Radiotherapy and chemotherapy are the two main treatments for cancer in hospitals all over the world. Treatment with both can be gruelling, but for now they are both the best and most effective ways of recovering from cancer successfully. Our focus today will be on radiotherapy and which types of cancer it treats.
Radiotherapy kills off cancer cells or simply slows down their progress
Radiation is a powerful way of killing off cancer cells, or simply slowing down its progress and growth. It can treat cancer by stopping it, slowing it down or prevent it from returning altogether.
Radiation can shrink tumours in order to treat the pain and other problems which are caused by a cancerous tumour. Problems can range from loss of bladder or bowel control or difficulty with breathing.
It takes time to see the benefits
Radiation doesn’t kill cancer cells immediately – it takes time for it to start working, normally, it takes days, weeks even for it to have an impact on cancer cells. However, following a course of radiation therapy, cancer cells will continue to die, sometimes for weeks or months following end of treatment.
External or internal – radiation therapy targets cancerous tumours
External beam radiation
There are two main types of radiation therapy, these are external beam radiation and internal. External beam will come from a machine and doesn’t touch the body at all, but sends beams of radiation therapy to the tumour from many different directions to shrink it. This type of therapy treats tumours all over the body.
Internal radiation is exactly what it says: internal. It is a source of radiation which goes inside your body in the form of a liquid or solid. Internal radiation also goes by the name of brachytherapy, treatment can include capsules, ribbons or seeds, placed inside you near the cancer. You’ll receive liquid radiation from an IV line, where it will travel throughout your body killing cancer cells it finds on the way.
Radiotherapy – a successful treatment for cancer
As we’ve seen radiotherapy is used in combination with chemotherapy to treat tumours, sometimes it can be used alone. It can also be used as palliative care for incurable cancers to help with the pain, and extend life for a limited period. It can also be used to shrink a tumour enough so it can be removed from the body quickly and easily via surgery. Radiotherapy is also often used to treat non-cancerous, benign tumours and is also used for treating other conditions such as certain blood disorders or thyroid disease.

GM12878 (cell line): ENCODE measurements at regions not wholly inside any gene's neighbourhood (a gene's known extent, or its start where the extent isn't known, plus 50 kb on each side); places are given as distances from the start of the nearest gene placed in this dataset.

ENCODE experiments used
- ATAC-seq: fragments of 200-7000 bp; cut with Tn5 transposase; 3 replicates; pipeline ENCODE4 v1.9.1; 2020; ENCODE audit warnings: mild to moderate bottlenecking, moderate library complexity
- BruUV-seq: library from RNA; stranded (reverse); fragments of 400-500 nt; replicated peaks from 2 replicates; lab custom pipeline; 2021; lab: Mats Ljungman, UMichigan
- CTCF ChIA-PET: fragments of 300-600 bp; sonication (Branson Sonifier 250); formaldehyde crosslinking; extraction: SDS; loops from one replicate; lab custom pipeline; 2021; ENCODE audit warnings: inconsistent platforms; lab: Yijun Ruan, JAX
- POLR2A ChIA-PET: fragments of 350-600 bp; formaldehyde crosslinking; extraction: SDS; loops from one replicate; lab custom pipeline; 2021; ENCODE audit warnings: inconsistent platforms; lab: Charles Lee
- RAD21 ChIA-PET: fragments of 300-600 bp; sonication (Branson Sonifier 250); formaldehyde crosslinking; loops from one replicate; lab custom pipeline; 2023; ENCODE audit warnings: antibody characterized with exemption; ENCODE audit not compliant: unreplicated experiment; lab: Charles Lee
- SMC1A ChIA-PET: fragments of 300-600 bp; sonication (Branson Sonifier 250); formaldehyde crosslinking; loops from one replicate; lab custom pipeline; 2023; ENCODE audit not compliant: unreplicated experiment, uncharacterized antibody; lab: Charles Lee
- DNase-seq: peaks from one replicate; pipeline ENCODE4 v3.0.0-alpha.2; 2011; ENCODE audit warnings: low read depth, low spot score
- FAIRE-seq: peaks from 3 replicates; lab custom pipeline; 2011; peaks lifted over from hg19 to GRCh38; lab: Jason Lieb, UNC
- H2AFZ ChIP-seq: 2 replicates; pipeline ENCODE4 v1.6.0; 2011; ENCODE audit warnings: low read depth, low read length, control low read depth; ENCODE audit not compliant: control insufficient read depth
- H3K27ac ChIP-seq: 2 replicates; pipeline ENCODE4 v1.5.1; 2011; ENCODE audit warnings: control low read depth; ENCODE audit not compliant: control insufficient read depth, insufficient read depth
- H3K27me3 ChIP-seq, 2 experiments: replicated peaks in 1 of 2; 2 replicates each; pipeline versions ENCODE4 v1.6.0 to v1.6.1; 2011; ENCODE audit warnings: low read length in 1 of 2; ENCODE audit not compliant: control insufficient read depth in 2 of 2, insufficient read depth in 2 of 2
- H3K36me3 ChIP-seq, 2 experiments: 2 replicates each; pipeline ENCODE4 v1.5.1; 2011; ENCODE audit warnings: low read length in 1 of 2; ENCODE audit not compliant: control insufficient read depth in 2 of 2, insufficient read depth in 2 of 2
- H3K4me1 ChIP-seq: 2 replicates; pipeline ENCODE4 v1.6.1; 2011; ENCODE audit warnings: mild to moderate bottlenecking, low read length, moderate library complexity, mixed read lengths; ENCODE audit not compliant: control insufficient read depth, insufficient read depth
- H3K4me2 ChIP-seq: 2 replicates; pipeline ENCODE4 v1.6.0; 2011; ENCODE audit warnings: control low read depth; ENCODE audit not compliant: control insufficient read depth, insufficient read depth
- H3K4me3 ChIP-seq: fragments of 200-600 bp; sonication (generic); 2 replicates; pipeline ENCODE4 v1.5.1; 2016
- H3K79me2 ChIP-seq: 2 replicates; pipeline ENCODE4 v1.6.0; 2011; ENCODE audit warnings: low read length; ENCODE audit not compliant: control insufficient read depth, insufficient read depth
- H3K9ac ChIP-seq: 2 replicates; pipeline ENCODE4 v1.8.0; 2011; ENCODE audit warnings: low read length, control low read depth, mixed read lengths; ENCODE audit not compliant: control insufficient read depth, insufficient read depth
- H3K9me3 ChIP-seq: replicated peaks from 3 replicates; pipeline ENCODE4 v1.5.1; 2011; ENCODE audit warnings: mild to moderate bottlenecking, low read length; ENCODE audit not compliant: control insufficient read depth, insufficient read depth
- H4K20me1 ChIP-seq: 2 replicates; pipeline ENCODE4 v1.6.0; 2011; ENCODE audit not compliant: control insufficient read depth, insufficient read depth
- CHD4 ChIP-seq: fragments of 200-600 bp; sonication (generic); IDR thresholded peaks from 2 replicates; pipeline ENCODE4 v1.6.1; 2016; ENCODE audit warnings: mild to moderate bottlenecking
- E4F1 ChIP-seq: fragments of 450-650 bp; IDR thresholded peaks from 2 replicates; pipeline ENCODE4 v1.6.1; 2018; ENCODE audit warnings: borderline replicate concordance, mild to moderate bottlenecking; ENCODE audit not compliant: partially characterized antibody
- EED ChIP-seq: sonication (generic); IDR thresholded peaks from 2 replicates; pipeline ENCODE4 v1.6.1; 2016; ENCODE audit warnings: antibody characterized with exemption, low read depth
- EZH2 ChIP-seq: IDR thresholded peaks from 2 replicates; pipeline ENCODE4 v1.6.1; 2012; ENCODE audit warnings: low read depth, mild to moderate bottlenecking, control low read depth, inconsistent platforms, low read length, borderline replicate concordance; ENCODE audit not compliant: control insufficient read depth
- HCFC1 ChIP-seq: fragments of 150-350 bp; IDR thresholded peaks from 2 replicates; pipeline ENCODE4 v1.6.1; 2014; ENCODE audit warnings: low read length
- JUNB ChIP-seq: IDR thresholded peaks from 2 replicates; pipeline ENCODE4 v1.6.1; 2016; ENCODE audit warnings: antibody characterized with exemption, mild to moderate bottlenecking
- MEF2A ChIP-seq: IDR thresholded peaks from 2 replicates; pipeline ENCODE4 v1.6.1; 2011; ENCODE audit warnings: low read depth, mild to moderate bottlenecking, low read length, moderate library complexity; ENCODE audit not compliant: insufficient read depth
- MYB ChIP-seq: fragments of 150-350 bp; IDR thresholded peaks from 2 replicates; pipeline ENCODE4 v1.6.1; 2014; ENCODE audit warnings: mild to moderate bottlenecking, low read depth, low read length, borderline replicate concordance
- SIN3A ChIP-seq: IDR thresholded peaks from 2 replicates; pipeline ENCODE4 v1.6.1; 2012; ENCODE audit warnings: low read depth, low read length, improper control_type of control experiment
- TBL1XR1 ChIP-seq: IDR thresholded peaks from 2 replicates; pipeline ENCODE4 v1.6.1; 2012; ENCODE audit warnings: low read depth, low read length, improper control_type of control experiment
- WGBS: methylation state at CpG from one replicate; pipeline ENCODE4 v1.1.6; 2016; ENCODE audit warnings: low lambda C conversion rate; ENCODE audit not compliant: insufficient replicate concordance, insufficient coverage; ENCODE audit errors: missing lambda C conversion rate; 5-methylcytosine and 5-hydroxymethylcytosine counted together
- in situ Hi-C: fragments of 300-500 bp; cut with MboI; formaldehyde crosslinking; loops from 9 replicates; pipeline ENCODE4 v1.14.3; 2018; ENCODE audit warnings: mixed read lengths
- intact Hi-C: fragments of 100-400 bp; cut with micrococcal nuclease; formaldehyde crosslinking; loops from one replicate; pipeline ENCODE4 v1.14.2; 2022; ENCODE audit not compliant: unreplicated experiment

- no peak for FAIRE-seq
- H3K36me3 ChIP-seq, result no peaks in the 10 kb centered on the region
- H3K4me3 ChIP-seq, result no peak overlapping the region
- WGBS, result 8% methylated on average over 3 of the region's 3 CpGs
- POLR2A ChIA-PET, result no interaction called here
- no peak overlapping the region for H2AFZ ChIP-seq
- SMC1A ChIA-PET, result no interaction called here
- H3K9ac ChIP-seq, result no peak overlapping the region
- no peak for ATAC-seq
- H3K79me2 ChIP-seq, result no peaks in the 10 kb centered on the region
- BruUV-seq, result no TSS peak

Side effects from radiotherapy
The side effects from radiotherapy are often milder than with chemotherapy although there can be some hair loss, tiredness and sore skin. There are some long-term effects however, if you receive radiotherapy to the lower half of your body, it can cause infertility.
Radiotherapy is a very effective form of treatment for cancerous tumours with 4 out of 10 cancers including it as part of the treatment plan. Often with radiotherapy, there is some time before benefits are seen, although this will also depend on the type of cancer you have and how aggressive it is, which other treatment you’re having alongside it, and how advanced your tumour is.
Radiotherapy – an effective form of treatment
Depending on the severity of your cancer, radiotherapy is a successful way of treating cancerous tumours in your body either externally or internally. Whether or not you have radiotherapy will largely depend on what your oncologist believes is the right type of treatment for your cancer.
If your cancer isn’t curable, you may be given radiotherapy as a form of palliative care, as a way of shrinking it, helping with the pain and offering relief for a period of time. It can also be used to shrink it so you can go on to have surgery. It can also help treat illnesses other than cancer, such as thyroid disease or some blood disorders. In the main, it is an effective form of treatment for cancerous tumours in different areas of the body.